In Great Bend, the issue was school bonds. The Mayor, H.P. “Hody” Thies, took out a large ad in the paper the day before the election urging citizens to go to the polls, and to vote yes on school bonds.
A reminder ran in the paper, “Good Citizens Vote.”
“One of the obligations every individual takes when he or she reaches 21 is the responsibility of deciding what kind of government the people shall have. That can be done only by voting. There is an election Tuesday. Do your duty.”
This year will be the last spring election in the State of Kansas, thanks to a new law created in 2015 that will require all regular elections to happen in November.
The bond issue, by the way, passed, and other good news for schools included the school board’s vote to increase teacher salaries by 9.25 percent. No fooling. The meeting ran late--until after midnight in fact. At the time, the base annual salary for a teacher was $1,650, plus an additional $100 for a bachelor’s degree and still another $100 for a master’s degree. An additional $100 per year up to four years service to Great Bend’s schools was also added.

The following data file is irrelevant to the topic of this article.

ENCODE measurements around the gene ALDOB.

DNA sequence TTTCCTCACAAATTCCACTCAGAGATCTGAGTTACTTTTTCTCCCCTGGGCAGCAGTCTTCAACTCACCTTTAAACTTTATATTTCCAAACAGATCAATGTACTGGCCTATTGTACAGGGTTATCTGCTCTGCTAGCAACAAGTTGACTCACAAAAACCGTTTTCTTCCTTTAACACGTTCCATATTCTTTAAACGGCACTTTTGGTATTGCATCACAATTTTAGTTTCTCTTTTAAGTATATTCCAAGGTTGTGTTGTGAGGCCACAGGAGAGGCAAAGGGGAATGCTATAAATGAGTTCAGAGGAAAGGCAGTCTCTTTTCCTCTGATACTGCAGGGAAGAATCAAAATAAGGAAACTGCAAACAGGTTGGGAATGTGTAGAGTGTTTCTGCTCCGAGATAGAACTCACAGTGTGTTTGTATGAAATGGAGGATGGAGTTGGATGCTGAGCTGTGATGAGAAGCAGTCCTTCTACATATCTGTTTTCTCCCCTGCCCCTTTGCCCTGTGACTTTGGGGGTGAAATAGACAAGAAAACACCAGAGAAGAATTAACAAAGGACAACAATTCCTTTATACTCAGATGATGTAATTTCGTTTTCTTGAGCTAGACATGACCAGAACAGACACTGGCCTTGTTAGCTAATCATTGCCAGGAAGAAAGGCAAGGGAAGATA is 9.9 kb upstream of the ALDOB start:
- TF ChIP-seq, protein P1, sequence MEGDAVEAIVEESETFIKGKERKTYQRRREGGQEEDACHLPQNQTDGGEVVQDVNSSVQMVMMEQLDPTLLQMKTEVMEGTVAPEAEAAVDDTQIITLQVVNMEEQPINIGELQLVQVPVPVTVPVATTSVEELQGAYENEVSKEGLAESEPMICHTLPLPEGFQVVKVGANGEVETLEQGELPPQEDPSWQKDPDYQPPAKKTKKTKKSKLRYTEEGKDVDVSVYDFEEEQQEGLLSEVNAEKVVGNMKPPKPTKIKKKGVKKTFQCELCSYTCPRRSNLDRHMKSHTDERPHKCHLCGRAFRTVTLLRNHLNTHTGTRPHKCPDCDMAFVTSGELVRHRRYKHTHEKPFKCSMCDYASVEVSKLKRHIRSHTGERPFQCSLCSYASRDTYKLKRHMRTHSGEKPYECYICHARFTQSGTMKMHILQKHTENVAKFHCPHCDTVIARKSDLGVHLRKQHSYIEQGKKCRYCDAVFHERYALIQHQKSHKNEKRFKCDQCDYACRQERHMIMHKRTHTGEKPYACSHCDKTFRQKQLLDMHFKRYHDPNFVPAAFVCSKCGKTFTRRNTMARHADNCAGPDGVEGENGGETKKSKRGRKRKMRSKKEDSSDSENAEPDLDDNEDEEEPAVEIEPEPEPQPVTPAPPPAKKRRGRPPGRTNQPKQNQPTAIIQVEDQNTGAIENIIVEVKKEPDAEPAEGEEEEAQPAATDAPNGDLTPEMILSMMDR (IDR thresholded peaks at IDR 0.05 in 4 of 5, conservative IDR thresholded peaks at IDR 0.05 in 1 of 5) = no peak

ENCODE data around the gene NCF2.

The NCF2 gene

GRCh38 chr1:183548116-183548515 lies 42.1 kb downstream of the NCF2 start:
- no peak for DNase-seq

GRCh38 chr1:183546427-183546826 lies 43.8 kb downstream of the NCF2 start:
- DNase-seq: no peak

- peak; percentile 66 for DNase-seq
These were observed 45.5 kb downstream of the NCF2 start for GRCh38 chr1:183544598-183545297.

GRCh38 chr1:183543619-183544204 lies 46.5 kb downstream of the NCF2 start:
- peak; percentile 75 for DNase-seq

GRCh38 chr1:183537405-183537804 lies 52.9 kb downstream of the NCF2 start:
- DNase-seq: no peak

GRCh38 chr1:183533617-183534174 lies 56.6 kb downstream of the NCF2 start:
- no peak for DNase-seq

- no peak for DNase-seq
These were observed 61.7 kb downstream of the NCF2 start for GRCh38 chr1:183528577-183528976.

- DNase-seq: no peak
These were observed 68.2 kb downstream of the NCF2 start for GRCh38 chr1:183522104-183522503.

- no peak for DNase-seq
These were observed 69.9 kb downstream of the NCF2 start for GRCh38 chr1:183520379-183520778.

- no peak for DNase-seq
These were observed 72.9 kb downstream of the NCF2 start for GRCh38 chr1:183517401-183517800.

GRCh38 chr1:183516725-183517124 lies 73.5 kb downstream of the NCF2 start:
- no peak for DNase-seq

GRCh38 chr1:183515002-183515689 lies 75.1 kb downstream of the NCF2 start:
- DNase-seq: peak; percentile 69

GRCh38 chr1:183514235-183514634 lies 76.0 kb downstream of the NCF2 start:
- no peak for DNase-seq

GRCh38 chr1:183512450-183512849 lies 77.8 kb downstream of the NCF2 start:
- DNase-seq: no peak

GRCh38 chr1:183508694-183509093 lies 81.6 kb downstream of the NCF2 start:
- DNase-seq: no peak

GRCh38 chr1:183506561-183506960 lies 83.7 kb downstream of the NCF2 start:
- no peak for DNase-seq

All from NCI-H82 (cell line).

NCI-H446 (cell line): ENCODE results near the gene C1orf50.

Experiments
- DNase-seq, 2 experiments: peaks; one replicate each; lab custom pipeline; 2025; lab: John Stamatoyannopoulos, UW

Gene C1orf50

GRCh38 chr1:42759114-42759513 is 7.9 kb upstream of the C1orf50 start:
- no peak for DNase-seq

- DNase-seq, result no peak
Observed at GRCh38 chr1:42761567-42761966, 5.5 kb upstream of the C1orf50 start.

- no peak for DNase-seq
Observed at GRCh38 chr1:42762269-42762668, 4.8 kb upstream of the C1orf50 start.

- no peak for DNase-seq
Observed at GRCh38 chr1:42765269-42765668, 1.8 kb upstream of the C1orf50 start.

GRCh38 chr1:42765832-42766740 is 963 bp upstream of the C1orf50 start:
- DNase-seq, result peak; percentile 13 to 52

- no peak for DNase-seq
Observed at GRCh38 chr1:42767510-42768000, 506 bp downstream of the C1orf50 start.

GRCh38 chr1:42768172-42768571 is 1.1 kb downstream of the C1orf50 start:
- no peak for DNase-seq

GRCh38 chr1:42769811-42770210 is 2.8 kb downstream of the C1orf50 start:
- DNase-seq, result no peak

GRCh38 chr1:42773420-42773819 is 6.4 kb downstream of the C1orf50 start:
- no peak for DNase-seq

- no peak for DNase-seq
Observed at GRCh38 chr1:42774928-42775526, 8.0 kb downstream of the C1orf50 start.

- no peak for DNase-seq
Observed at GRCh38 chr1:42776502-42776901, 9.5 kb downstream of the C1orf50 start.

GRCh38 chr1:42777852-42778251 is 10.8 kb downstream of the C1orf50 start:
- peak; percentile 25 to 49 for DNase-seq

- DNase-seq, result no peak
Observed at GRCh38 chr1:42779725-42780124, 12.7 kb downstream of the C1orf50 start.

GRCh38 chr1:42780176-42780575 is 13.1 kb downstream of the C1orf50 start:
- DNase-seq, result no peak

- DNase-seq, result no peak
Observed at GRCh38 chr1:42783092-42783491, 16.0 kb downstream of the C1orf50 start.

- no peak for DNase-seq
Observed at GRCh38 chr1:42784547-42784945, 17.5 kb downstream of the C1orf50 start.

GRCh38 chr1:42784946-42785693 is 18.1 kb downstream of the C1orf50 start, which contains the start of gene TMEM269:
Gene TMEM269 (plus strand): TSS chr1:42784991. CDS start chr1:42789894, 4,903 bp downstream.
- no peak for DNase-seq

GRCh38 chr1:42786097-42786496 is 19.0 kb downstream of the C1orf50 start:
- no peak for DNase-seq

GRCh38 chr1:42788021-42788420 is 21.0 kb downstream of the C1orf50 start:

New business starts
Optimism was high all over the country following the war, and Great Bend was no exception. It was reported Barton County was doing very well with oil starts at this time, with several new producers coming on line each week, and several new test wells being dug as fast as they could be started.
Returning veterans were itching to get to work in the civilian world, so several new businesses were in the works. This week alone, it was announced that Navy veteran C.E. Renner would open a pasteurizing plant,